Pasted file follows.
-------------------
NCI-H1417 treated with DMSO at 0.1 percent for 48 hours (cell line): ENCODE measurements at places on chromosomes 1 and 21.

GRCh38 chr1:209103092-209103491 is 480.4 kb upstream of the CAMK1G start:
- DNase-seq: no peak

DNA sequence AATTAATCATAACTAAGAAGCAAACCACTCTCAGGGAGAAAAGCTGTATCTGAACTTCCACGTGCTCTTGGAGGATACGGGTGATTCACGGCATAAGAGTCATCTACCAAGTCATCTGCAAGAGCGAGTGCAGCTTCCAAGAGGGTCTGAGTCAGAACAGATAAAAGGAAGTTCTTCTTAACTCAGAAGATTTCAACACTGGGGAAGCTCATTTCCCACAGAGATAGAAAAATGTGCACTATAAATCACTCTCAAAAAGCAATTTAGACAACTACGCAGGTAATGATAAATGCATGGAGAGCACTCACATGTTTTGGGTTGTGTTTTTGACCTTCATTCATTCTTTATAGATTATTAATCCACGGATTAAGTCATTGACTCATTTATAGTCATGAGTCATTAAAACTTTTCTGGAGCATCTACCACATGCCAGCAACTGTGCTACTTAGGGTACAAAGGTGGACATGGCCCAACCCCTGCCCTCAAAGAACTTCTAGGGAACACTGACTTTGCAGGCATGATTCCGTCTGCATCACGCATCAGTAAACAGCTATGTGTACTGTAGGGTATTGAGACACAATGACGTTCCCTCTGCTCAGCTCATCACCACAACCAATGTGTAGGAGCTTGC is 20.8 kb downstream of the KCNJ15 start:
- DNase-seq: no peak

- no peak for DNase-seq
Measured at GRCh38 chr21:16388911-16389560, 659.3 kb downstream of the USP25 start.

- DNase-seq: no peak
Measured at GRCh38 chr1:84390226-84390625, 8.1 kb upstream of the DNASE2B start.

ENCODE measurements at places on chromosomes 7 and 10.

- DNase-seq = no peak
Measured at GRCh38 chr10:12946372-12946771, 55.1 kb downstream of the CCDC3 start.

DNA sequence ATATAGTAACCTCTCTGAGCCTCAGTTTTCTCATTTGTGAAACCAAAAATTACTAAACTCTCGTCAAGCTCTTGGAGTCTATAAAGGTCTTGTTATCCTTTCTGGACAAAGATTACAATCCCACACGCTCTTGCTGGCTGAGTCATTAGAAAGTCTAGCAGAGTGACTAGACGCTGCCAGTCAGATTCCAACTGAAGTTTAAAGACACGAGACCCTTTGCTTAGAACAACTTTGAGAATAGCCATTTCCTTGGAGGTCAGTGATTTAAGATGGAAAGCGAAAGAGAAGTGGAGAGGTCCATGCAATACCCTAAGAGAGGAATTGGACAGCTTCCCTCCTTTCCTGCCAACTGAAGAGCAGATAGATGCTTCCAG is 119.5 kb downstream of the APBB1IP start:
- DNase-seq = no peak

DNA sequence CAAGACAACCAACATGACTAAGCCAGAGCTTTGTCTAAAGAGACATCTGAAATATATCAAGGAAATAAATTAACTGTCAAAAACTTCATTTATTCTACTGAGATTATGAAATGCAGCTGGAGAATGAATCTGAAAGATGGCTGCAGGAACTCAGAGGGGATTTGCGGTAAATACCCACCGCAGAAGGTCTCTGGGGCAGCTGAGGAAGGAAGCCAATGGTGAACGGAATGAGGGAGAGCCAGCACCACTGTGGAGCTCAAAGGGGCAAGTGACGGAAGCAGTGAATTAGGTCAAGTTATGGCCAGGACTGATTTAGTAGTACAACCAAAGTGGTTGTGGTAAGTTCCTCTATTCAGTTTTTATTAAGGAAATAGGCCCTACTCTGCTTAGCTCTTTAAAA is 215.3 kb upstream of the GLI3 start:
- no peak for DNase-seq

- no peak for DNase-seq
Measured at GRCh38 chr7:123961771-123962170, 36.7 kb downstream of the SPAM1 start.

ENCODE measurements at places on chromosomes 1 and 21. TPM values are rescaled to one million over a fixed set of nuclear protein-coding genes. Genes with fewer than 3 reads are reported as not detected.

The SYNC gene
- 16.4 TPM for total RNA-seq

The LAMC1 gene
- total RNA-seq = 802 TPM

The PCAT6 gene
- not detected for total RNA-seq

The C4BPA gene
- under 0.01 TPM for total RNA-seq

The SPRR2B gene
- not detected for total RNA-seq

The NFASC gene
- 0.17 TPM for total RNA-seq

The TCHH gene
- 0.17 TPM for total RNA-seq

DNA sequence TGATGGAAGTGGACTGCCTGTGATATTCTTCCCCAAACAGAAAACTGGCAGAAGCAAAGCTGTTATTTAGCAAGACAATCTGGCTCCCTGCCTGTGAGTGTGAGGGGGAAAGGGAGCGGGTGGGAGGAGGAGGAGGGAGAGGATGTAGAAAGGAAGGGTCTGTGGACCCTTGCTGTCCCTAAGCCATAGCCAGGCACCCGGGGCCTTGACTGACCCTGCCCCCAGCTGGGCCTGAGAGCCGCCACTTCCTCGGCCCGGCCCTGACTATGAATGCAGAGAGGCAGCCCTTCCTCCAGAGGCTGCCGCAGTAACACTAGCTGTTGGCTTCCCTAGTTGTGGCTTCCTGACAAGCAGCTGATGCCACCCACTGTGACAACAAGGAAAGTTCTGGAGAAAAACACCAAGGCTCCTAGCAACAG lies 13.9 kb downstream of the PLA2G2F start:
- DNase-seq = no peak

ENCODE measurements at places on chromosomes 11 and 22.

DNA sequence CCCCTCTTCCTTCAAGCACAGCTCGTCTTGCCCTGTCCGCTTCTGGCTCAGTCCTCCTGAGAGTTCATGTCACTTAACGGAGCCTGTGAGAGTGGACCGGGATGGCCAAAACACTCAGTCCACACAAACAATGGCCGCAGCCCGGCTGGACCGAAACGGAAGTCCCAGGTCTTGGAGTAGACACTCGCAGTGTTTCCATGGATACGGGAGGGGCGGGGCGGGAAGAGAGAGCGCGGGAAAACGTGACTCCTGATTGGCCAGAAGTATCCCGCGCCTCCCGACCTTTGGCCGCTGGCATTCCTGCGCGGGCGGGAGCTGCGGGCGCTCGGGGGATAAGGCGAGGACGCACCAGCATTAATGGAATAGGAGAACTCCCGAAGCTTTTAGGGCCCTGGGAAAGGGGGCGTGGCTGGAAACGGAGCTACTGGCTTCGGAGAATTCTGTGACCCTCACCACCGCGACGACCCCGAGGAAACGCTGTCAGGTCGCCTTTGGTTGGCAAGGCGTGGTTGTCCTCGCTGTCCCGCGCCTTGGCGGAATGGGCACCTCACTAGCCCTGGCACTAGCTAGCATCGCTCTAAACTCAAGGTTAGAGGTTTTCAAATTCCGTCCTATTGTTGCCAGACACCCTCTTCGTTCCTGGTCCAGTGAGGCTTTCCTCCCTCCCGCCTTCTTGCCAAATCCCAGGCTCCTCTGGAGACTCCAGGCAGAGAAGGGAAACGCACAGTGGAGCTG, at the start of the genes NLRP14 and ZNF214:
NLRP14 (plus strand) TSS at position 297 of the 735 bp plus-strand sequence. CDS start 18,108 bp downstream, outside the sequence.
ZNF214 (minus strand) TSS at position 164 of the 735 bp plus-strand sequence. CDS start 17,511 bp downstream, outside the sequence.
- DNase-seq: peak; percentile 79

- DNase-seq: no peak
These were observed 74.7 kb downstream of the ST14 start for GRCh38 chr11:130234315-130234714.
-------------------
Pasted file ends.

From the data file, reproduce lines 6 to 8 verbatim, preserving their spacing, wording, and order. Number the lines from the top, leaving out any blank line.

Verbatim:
- no peak for DNase-seq
Measured at GRCh38 chr21:16388911-16389560, 659.3 kb downstream of the USP25 start.

- DNase-seq: no peak